A blind girl begging at the gate of the Christian & Missionary Alliance (C&MA) mission compound in Wuchang, China in 1919 stirred the heart of Mrs. Emma Ekvall, née Ek.
The school she then founded as a personal work of faith—beginning with four abandoned blind waifs—continues in operation today upon the anniversary of this pioneer missionary’s 150th birth. In fact, a statue commemorating her vision was erected in front of the school’s impressive new campus by the People’s Republic of China two years ago.
Born in Morlunda, Sweden on August 19, 1870, Emma at 18 years old was converted during a revival sweeping the province of Smoland. She’d heard of Hudson Taylor’s work so, resisting her State pastor’s urging to serve in Africa, as well as friends’ advice to remain home and teach school, she sailed alone for London to apply to the China Inland Mission. She was assigned for training to a seaman’s mission and later to village evangelism. Years later Emma testified she’d asked for 12 souls’ salvation as a token of assurance and was wonderfully answered with over 70 in a year.
Emma again revealed her grit in 1891 when, upon landing in Shanghai, her country’s consul rudely scolded her that China was no place for a single maiden, adding disdainfully, especially to preach the gospel. She ignored his order to go home.
After a year of language study Emma was appointed to Baoning Fu (Langzhong) in Sichuan where she opened a number of out-stations serving under Bishop William Wharton Cassels of the “Cambridge Seven.” Further demonstrating her initiative, by “doing a small amount of medical work” on the wives of higher class officials, Emma earned the rarity of invitations into homes of the privileged, to weddings, feasts, and burials. Upon leaving on furlough in 1898, she had witnessed conversions and ushered five ladies into a Bible class then led by Mrs. Cassels (expanding in time to over 20).
During this first term she accepted the proposal of a persistent naturalized-American Swede, (Eric) Martin Ekvall who had grown up in Krisdala, just 12 miles from the Ek family’s town. His family had immigrated to America where he and siblings David and Otilia were inspired by Rev. A.B. Simpson to seek the lost of Tibet. Upon graduating from the C&MA Institute in New York City, all three eventually served in Gansu. Emma and Martin married during furlough in New Hampshire in 1900 and returned under the Alliance to postings in Anhui and Hunan, during which Gertrude, the first of their five children, was born.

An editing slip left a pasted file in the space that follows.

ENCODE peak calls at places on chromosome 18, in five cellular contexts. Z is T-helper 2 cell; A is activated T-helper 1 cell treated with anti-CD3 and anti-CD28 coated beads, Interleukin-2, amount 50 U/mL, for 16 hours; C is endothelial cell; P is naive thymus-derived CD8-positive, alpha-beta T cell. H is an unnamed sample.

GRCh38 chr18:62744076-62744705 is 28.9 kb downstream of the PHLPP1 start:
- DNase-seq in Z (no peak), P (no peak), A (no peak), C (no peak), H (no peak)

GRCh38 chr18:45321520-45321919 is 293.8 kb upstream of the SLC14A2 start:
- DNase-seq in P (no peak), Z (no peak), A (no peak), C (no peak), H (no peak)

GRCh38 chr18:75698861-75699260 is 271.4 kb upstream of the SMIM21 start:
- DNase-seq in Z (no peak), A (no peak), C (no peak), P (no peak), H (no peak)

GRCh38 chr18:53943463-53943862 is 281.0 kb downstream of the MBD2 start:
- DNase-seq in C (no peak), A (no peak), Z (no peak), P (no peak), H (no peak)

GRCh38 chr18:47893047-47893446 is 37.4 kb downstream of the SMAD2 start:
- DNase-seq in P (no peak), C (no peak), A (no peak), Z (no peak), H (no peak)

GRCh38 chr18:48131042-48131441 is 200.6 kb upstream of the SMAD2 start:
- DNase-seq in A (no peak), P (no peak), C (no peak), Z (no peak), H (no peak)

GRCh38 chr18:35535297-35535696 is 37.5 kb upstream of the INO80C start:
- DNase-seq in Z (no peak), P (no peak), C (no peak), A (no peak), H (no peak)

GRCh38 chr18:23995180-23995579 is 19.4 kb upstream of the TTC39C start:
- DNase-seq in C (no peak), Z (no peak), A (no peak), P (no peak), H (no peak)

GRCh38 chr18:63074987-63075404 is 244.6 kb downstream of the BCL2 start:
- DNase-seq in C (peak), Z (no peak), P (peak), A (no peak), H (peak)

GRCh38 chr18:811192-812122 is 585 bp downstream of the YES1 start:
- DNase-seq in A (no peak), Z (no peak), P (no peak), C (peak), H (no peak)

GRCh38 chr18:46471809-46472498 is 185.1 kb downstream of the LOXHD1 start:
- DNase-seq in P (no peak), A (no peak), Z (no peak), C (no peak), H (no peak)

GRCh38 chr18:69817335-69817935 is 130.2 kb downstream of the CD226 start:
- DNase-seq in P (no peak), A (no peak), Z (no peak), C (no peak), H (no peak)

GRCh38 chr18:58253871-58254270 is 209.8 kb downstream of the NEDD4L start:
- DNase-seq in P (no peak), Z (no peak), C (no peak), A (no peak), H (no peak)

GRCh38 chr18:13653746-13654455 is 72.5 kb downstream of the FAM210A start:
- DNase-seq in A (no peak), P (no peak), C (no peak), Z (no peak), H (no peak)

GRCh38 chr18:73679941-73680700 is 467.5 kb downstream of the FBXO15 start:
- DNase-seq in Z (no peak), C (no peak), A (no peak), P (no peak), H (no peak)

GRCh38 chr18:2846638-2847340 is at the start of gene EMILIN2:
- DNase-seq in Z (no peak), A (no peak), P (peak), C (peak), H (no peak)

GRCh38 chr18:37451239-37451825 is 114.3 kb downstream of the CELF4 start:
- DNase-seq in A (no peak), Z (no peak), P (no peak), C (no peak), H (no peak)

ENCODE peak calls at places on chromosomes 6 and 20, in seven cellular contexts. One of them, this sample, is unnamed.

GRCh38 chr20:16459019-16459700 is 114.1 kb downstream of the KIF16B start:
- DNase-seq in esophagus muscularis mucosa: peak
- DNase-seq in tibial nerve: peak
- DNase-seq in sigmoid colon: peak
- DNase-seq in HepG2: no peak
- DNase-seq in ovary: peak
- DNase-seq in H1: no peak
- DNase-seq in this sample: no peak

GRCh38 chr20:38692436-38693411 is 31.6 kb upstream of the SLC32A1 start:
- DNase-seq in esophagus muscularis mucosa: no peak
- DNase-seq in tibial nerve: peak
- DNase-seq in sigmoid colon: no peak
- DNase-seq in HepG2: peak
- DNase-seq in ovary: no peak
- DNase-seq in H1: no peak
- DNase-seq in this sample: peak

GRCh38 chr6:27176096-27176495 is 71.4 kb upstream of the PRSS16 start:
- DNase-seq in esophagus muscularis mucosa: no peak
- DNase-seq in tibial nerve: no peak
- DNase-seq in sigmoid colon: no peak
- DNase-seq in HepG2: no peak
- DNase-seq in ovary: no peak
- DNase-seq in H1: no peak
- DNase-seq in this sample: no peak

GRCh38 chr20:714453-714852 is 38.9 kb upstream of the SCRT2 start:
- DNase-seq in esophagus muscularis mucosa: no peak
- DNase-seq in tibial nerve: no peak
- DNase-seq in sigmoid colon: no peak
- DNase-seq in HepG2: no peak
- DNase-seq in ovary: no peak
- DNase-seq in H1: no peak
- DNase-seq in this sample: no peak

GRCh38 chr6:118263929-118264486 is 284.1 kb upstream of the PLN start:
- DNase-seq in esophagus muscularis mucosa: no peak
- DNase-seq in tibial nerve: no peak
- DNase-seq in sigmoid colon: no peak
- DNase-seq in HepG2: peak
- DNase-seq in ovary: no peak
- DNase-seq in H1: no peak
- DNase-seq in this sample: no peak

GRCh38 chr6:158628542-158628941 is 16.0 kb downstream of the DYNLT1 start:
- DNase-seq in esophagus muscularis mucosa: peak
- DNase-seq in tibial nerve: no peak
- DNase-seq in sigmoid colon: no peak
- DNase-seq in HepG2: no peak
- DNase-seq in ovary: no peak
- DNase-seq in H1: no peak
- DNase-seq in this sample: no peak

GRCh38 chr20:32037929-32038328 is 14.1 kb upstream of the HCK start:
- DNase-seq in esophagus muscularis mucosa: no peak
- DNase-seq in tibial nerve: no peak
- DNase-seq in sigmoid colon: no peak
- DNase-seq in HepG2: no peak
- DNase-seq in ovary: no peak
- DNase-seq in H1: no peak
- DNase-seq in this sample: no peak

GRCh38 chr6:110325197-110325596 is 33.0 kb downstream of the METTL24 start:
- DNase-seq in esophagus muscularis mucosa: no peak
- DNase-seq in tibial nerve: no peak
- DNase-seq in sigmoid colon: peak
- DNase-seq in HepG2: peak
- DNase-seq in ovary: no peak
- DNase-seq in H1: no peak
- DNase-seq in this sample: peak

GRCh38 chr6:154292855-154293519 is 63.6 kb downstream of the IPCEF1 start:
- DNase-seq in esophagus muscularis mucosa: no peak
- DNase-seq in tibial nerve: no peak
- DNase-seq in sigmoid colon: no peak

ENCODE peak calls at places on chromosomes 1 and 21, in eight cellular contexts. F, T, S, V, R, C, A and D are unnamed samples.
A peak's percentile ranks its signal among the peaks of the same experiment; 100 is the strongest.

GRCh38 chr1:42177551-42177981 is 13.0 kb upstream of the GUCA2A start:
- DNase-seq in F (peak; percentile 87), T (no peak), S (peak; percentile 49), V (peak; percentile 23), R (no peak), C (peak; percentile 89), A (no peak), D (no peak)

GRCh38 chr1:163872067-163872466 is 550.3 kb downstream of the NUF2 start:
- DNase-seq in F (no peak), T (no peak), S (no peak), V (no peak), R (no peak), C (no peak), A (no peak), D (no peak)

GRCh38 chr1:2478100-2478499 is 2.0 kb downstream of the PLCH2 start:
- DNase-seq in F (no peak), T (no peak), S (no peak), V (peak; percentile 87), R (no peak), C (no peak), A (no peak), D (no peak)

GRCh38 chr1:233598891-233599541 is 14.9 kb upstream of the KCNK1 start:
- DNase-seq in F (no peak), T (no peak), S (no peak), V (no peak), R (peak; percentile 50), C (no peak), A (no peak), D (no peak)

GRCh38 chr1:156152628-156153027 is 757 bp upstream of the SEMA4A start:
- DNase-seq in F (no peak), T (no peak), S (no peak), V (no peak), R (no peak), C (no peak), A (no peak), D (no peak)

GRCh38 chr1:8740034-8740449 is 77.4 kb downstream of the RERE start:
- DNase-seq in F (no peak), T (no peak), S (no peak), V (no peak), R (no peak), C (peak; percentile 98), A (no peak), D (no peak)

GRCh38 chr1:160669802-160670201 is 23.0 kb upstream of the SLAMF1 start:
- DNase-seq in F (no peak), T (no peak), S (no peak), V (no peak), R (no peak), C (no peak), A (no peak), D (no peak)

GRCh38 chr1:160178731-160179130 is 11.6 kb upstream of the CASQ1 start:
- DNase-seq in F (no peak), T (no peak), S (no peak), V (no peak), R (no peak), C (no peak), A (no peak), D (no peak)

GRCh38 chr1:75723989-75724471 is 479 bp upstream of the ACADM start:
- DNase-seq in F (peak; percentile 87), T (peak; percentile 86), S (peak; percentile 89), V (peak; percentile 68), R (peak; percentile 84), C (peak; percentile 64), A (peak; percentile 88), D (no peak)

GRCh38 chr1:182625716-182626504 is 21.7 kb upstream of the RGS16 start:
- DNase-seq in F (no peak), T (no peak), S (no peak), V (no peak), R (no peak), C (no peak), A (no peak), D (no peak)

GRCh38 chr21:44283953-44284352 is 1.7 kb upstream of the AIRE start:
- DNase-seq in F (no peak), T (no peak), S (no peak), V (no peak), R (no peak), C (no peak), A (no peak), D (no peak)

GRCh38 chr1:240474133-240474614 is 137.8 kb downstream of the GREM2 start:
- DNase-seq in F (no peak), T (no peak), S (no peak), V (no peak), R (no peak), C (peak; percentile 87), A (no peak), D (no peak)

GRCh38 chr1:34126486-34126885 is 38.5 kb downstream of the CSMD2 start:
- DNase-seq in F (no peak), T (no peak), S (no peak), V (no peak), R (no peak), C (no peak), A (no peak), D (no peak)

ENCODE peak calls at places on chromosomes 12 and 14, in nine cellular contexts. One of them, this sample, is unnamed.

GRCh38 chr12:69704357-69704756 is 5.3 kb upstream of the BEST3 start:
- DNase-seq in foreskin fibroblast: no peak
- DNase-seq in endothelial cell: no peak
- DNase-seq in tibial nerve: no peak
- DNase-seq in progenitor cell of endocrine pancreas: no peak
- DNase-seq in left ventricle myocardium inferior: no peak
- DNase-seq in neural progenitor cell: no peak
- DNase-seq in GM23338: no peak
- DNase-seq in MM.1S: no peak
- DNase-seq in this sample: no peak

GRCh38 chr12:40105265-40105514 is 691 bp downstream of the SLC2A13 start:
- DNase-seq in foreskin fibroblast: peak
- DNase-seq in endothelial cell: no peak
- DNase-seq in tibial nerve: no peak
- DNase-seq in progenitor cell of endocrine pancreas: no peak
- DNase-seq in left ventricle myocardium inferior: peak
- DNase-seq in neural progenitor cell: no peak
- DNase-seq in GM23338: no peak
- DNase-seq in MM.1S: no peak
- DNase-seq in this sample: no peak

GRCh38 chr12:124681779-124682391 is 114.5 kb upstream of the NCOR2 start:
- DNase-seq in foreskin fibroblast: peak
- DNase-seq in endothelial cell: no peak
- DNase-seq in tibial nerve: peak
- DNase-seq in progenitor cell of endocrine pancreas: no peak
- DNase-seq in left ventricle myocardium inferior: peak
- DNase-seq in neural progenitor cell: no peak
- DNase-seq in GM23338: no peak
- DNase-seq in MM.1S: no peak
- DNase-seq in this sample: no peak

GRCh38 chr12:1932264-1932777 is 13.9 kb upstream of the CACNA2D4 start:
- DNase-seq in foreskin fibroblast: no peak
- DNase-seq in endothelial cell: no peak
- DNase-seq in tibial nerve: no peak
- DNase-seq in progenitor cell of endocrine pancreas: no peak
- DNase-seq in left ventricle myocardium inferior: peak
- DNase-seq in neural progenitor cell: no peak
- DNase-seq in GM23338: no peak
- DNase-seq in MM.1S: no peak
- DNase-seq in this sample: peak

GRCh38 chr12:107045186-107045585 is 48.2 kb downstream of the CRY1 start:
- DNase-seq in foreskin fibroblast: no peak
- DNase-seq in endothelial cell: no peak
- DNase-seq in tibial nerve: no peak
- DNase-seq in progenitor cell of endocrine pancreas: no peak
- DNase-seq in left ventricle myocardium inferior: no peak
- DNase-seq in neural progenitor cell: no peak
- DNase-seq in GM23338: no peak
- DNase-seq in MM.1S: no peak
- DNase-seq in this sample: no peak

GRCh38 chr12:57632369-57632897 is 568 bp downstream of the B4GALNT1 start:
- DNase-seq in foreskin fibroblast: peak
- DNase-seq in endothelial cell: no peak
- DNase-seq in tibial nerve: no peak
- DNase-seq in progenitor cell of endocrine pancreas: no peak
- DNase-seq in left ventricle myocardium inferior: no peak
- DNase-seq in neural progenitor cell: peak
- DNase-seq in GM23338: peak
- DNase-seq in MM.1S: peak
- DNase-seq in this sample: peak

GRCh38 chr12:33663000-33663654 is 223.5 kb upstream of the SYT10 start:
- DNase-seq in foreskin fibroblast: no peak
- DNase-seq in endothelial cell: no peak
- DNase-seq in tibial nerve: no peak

The Ekvall family journeyed in 1904 to Minchow in far west Gansu where Martin and his brother David had first opened a station ten years earlier. The married couple worked tirelessly to grow the young church. Emma set up a school for girls, both educating them and sharing the gospel.
Emma’s letters home revealed difficulties, including threats on life by the xenophobic Old Brother Society. Bandits were a constant menace as Minchow was besieged and looted. The spread of war at the end of the Manchu Dynasty isolated Gansu from most of the outside world, especially access to medical care. Three of the now five children contracted scarlet fever in 1911, 6-year old Elizabeth dying. Emma was both physically and emotionally drained when the family returned to the U.S. for an overdue furlough. Fully restored when the seven Ekvalls returned to China in 1915, Emma would now cement her 48-year China legacy.